And the number is...0
A researcher from Yahoo, Nicholas Sze, announced this week that he has determined the two-quadrillionth - thats 2,000,000,000,000,000th - digit of Pi.
The feat was achieved using 1,000 of company's cloud servers running Apache Hadoop software and took 23 days to complete.
This is the highest digit of Pi that has ever been calculated, but is unfortunately only a very small piece of the puzzle. The calculation used the MapReduce algorithm, which only works on a very small part of the number. This means that, while the two quadrillionth number is known, the vast majority of the digits before it are not.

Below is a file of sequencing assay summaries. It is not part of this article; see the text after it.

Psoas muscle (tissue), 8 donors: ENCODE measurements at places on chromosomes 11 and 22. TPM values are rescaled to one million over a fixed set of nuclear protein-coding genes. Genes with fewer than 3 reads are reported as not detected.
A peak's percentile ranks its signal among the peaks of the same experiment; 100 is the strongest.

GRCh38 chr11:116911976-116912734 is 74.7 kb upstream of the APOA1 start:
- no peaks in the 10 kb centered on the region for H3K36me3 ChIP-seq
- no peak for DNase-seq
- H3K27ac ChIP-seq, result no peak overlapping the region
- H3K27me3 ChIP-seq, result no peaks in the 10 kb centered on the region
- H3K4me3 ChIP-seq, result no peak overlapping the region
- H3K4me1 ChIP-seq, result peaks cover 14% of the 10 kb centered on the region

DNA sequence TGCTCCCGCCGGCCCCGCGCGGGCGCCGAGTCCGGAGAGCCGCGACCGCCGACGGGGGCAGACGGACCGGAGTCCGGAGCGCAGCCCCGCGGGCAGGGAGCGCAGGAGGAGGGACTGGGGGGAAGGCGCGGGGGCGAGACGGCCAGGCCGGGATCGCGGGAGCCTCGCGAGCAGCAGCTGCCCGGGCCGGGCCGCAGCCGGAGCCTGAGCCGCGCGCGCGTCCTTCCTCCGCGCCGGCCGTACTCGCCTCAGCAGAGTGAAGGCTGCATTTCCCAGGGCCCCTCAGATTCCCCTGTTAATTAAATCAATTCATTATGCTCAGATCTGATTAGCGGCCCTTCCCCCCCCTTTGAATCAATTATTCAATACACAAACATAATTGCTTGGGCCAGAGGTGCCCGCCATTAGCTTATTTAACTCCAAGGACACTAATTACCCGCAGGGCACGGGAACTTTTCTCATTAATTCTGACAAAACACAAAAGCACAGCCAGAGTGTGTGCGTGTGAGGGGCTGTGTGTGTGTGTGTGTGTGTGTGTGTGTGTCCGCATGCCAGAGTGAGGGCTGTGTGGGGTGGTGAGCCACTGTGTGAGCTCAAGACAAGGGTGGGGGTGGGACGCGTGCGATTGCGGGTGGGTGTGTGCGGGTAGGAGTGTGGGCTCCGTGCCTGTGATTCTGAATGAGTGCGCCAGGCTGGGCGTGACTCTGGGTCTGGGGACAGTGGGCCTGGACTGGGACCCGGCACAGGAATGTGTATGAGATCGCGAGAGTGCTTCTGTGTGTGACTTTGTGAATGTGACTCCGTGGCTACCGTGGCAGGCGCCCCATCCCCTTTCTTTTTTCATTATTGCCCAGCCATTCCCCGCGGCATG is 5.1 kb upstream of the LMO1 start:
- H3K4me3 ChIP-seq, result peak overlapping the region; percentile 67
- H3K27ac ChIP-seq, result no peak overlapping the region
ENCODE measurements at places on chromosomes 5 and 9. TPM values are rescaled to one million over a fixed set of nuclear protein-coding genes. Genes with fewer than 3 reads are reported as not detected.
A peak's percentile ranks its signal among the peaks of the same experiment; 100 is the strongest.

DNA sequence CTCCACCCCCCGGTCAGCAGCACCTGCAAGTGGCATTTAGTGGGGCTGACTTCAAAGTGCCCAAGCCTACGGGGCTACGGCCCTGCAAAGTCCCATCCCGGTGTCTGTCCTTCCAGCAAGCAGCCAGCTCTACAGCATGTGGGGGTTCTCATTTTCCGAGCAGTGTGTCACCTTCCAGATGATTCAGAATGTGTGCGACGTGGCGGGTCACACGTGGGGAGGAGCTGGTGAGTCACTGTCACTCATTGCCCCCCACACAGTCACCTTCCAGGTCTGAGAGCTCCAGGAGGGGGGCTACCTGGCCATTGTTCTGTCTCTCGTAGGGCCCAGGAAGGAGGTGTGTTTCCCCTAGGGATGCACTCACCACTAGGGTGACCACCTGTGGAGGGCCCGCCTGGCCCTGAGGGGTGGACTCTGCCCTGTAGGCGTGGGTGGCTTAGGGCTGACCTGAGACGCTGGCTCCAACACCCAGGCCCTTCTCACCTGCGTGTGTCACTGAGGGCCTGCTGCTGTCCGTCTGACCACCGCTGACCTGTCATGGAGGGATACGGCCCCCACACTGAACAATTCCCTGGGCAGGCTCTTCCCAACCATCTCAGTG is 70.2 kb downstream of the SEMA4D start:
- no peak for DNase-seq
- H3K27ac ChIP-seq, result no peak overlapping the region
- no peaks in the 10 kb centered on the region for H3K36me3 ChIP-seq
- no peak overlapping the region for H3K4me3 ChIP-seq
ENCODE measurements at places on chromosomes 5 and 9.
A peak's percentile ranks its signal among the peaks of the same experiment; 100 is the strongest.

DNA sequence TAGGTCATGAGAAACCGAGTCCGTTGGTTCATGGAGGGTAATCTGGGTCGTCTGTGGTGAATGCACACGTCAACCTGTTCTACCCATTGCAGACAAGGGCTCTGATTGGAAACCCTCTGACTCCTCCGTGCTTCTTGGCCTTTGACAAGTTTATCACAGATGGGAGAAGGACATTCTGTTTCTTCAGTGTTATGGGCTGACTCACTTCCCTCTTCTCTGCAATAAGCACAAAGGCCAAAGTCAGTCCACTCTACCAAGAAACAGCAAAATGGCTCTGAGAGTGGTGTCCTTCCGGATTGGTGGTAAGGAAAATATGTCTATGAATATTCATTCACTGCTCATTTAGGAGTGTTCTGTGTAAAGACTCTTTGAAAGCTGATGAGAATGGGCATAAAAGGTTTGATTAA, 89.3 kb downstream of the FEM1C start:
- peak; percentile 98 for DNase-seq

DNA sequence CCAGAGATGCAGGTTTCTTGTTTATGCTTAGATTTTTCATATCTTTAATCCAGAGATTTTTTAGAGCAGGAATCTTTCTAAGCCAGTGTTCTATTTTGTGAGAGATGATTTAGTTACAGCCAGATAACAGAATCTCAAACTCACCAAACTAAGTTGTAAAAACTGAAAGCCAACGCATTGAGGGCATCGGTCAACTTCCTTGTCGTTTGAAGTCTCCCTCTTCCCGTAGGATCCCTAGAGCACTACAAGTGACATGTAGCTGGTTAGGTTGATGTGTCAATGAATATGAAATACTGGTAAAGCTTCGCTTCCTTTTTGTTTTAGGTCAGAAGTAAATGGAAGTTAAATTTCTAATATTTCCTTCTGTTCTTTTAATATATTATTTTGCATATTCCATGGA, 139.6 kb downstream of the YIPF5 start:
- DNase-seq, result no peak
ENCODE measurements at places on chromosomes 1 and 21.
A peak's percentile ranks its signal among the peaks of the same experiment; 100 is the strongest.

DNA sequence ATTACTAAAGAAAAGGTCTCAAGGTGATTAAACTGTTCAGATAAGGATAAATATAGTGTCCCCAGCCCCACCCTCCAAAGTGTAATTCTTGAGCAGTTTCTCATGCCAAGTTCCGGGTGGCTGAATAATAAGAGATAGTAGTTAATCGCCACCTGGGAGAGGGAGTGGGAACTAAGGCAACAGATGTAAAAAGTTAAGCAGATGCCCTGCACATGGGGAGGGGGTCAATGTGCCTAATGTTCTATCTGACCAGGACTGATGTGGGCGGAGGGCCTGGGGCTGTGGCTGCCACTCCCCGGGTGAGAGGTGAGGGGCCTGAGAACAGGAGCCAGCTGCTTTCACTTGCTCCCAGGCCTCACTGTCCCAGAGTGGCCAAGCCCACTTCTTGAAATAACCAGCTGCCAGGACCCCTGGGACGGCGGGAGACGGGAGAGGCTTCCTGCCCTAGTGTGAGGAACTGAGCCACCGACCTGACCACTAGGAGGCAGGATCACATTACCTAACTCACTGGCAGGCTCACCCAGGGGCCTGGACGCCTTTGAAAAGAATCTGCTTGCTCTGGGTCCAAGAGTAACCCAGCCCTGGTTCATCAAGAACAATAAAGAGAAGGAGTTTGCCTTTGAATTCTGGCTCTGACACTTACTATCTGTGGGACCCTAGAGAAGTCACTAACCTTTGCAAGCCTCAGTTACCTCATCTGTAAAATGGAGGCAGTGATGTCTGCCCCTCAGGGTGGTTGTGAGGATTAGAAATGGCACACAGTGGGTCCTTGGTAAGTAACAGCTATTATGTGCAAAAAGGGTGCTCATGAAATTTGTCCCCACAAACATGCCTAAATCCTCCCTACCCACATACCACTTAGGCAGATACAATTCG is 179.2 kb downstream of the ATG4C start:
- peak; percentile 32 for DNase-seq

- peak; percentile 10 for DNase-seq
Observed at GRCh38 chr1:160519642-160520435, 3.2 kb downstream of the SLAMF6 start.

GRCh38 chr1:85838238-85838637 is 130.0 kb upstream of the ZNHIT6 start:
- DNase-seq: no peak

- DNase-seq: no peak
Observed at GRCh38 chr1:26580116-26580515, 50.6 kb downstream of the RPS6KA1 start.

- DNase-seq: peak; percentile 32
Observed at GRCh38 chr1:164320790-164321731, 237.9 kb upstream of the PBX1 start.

The current record for the complete value of Pi was reached in January by Fabrice Bellard, who calculated the first 2.7 trillion digits of the number.
According to an interview with the BBC, the exercise was primarily aimed to show the power of the Hardoop framework. As a result of the way MapReduce is able to break the calculation apart, it is very well suited to a distributed environment.
Apparently, this process of subdividing very large, very complex problems into smaller pieces that ‘skip' certain bits is especially useful in the fields of cryptography, physics and data-mining. It can also find uses in benchmarking and determining performance across multiple clusters in a distributed environment.
For those who are interested, the two-quadrillionth digit of Pi is 0.